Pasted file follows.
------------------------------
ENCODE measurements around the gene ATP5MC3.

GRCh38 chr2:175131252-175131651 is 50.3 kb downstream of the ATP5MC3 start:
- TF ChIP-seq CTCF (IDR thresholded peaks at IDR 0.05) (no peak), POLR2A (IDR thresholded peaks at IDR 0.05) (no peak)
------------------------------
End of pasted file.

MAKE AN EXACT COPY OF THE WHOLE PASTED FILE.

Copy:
ENCODE measurements around the gene ATP5MC3.

GRCh38 chr2:175131252-175131651 is 50.3 kb downstream of the ATP5MC3 start:
- TF ChIP-seq CTCF (IDR thresholded peaks at IDR 0.05) (no peak), POLR2A (IDR thresholded peaks at IDR 0.05) (no peak)